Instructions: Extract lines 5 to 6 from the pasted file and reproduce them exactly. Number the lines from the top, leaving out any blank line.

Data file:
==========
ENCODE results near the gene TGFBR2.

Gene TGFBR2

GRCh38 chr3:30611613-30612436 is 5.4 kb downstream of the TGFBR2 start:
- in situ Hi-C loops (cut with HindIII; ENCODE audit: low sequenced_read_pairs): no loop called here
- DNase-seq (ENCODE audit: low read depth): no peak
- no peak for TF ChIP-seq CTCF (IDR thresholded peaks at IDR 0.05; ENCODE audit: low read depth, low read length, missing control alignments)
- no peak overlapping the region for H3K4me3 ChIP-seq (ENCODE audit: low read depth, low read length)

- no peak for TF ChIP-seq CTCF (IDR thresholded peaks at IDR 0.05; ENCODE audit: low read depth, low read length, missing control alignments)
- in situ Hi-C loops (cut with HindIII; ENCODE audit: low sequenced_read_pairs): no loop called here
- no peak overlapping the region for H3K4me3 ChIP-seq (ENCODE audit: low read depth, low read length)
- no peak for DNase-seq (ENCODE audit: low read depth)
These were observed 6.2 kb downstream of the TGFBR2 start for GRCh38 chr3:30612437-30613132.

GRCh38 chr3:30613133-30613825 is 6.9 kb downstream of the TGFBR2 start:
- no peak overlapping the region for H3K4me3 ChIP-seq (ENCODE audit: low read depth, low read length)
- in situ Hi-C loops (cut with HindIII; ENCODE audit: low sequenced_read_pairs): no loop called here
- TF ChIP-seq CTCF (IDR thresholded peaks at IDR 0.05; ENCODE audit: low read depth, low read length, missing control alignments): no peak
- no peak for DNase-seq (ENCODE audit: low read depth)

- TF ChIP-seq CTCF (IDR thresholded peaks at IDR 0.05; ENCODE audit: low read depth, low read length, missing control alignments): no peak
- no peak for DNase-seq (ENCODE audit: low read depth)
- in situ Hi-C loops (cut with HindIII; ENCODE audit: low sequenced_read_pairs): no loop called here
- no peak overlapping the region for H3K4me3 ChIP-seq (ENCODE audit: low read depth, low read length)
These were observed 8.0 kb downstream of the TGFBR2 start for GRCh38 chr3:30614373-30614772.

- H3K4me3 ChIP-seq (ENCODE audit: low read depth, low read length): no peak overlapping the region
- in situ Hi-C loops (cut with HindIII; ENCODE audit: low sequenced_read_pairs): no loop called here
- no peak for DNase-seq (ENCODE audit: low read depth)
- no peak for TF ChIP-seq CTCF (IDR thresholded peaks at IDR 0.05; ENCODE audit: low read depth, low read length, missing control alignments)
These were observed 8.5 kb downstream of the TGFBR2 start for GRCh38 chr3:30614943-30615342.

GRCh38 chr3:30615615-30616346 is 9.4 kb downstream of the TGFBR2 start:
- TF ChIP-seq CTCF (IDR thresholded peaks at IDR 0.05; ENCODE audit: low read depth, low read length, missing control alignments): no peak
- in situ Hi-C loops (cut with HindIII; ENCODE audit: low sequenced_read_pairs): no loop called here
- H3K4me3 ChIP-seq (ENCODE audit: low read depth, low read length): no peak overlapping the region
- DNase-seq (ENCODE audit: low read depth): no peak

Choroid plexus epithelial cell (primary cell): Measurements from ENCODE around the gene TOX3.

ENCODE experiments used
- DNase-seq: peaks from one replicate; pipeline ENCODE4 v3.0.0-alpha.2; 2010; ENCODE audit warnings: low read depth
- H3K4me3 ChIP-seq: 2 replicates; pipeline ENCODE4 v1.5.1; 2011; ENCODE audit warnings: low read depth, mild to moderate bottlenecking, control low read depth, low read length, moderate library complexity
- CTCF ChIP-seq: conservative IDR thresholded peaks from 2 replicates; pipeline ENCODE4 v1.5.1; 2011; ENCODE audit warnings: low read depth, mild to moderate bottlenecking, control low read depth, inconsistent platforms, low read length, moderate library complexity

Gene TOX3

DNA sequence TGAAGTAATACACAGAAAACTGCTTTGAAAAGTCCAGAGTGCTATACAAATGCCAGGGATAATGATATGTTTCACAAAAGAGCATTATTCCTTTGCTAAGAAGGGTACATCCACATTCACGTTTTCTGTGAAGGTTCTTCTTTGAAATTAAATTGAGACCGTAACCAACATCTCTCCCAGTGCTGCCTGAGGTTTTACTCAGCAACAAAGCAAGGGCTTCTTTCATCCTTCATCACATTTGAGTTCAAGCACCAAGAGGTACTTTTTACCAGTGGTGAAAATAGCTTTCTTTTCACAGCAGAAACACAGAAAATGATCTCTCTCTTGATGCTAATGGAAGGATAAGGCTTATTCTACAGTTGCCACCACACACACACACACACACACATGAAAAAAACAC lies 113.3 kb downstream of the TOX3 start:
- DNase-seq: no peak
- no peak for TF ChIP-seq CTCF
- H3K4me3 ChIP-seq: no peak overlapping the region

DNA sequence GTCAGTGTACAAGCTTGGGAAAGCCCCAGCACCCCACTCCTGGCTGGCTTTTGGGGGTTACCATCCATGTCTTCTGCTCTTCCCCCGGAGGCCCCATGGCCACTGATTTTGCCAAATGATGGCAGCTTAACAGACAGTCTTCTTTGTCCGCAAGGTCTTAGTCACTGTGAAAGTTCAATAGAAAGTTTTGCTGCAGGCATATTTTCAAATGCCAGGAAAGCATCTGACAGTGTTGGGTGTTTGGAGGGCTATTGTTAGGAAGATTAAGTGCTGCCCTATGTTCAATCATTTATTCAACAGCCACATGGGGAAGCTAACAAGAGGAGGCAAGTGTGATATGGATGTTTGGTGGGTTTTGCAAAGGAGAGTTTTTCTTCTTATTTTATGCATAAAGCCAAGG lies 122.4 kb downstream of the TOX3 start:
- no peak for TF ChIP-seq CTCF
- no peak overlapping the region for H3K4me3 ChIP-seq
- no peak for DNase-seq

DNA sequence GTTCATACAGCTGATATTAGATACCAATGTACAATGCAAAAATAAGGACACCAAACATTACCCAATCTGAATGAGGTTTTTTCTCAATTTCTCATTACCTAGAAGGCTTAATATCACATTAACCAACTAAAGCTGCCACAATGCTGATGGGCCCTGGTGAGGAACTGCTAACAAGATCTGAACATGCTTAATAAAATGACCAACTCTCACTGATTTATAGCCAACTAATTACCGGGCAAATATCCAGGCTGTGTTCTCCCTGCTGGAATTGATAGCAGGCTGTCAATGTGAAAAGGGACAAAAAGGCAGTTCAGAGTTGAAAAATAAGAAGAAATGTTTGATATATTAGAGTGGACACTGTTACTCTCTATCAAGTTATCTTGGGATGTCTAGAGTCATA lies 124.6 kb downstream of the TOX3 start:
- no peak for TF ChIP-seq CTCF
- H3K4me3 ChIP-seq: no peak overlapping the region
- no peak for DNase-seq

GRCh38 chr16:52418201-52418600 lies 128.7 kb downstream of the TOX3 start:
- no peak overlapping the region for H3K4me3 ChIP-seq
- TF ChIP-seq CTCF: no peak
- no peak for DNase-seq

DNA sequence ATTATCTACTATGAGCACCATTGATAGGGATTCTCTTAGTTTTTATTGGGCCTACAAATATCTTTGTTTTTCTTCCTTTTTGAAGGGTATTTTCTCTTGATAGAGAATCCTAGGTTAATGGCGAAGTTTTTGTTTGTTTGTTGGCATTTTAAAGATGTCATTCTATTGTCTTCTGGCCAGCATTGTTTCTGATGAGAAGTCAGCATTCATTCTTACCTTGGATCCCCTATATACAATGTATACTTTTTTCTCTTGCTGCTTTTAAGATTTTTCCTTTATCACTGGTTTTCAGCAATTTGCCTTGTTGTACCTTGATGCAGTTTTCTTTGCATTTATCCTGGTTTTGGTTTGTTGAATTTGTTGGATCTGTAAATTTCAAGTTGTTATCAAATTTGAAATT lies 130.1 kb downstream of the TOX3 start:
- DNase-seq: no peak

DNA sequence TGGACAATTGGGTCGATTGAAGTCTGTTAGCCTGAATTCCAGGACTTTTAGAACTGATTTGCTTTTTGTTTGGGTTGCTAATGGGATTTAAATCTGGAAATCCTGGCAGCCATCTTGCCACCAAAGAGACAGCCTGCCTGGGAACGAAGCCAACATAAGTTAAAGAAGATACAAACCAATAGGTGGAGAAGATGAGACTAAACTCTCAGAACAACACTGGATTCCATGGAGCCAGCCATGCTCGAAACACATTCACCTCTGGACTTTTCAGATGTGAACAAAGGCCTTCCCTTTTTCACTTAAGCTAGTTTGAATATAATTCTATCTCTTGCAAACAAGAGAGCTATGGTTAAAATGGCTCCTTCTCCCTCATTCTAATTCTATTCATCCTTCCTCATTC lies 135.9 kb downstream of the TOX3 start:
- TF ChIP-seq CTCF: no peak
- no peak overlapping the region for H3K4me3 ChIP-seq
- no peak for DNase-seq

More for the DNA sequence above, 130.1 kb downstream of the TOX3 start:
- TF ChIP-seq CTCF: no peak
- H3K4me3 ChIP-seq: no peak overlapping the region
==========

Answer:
- DNase-seq (ENCODE audit: low read depth): no peak
- no peak for TF ChIP-seq CTCF (IDR thresholded peaks at IDR 0.05; ENCODE audit: low read depth, low read length, missing control alignments)